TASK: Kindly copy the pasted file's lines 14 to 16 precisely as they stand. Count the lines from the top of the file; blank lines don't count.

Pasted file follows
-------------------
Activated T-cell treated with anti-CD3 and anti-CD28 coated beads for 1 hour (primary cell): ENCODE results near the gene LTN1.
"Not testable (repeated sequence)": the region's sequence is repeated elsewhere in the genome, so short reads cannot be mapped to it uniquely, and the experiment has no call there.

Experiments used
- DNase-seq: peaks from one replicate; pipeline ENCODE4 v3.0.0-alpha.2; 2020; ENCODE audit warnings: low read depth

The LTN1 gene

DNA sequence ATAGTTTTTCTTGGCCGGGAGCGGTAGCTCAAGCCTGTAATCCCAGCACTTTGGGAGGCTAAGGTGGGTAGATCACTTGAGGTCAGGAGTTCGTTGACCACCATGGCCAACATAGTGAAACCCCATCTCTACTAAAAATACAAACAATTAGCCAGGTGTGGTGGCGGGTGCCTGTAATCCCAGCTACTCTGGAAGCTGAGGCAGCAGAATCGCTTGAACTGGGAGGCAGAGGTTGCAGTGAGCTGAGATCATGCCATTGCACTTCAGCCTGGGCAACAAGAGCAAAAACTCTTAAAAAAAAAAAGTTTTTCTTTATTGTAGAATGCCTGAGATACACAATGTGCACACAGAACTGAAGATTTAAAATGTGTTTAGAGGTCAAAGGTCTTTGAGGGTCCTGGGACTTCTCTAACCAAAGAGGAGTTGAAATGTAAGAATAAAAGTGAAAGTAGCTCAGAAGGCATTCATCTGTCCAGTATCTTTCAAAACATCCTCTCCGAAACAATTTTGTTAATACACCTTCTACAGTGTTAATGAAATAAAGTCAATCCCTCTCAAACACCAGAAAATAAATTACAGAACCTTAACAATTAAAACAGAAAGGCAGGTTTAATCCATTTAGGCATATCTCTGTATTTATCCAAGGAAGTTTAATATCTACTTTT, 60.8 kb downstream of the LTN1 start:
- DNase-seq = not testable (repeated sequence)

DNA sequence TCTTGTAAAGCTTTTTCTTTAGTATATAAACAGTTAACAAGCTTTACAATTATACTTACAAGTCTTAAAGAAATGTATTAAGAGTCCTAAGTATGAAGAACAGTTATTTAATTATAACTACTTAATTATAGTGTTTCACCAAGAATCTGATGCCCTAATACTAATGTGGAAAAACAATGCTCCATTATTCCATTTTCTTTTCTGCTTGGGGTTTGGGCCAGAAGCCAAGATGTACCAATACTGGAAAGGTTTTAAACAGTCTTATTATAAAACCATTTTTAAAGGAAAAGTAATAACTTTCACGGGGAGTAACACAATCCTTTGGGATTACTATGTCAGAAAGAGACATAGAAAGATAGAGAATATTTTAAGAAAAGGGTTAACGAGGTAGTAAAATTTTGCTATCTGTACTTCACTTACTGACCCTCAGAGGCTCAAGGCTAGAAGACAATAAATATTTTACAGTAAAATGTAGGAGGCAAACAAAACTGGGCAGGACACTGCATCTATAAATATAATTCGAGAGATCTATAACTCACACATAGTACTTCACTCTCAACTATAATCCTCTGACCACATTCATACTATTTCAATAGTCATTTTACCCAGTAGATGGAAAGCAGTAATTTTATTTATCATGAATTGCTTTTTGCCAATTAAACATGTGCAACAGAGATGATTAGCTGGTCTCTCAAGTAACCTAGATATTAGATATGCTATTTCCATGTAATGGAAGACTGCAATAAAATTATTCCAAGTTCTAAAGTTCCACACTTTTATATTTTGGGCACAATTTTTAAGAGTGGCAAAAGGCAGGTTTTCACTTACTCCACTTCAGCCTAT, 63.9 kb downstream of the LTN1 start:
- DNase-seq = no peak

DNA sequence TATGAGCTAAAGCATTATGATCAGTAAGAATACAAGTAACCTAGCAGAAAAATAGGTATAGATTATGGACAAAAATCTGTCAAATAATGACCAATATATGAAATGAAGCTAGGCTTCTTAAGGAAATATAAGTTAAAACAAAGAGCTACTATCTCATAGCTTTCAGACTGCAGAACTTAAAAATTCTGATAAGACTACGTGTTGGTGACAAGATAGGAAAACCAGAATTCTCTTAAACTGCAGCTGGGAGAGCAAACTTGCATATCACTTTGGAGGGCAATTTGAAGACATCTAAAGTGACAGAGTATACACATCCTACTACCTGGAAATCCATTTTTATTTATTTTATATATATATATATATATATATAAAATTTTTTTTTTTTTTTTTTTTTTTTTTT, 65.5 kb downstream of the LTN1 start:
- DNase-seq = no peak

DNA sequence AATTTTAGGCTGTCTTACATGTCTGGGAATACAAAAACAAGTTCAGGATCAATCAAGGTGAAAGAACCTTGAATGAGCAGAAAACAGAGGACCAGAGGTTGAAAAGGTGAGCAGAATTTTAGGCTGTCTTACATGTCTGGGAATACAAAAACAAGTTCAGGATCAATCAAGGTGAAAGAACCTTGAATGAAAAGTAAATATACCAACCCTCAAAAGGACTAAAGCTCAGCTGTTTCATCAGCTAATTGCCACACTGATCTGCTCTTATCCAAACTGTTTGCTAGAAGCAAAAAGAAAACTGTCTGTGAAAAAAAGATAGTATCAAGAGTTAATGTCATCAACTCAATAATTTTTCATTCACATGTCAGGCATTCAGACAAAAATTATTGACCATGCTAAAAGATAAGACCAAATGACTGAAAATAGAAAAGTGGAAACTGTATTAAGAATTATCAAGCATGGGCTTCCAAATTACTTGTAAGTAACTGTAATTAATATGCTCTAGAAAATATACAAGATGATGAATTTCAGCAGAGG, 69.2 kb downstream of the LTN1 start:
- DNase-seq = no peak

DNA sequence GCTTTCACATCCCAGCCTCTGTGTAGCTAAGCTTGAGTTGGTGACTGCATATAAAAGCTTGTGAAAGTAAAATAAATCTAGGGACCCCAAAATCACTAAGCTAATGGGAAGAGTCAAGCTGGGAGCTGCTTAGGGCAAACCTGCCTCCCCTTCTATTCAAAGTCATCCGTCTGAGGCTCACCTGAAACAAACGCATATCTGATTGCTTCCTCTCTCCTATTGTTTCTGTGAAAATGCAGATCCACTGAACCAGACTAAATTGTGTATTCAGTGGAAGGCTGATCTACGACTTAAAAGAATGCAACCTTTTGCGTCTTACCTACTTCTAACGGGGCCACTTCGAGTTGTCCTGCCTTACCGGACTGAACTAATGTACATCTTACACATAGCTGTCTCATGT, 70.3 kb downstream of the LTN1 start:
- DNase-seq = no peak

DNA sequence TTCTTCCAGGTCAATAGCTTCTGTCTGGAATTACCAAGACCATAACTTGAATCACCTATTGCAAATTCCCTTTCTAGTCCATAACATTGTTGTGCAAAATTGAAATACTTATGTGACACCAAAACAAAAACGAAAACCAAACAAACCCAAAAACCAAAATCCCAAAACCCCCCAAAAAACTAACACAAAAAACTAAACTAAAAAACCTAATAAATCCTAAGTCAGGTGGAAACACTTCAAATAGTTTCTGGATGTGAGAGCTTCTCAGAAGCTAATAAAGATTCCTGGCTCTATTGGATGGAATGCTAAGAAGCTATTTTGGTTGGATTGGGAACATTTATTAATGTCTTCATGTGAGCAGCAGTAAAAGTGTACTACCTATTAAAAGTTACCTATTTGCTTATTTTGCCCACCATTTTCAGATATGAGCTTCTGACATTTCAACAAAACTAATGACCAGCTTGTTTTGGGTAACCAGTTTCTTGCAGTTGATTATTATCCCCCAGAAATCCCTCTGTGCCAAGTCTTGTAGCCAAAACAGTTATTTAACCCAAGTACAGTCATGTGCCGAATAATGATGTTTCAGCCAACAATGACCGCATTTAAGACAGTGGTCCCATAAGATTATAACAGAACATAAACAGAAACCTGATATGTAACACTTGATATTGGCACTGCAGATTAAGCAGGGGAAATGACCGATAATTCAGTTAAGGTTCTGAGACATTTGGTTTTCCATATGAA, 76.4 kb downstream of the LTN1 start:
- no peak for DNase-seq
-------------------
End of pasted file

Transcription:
DNA sequence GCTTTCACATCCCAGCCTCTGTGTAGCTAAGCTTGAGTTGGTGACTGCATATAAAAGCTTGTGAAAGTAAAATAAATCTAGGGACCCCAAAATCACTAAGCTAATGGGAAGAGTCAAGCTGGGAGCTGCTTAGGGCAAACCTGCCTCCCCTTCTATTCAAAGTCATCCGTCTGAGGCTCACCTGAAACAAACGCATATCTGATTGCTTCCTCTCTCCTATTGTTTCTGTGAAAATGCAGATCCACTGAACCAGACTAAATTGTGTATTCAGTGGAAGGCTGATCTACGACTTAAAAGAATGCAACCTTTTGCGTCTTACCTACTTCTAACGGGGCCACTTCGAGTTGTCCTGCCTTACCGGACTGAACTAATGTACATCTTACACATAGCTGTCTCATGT, 70.3 kb downstream of the LTN1 start:
- DNase-seq = no peak

DNA sequence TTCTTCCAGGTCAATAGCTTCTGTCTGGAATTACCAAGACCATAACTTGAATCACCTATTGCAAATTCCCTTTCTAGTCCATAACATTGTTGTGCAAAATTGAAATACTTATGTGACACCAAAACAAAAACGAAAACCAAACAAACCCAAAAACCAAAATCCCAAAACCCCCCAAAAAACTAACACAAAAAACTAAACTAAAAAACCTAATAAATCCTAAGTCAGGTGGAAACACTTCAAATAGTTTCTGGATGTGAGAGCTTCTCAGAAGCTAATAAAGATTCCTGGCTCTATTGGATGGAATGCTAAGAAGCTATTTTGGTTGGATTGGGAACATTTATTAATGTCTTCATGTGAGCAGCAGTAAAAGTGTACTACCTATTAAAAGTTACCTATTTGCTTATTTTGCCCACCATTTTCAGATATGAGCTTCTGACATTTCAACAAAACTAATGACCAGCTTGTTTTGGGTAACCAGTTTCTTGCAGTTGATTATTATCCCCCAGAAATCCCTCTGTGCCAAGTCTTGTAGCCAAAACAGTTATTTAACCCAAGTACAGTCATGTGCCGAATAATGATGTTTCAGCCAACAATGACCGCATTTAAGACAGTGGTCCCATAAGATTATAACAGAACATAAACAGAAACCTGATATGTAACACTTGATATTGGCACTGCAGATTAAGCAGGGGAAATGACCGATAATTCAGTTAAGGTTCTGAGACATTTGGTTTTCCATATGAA, 76.4 kb downstream of the LTN1 start: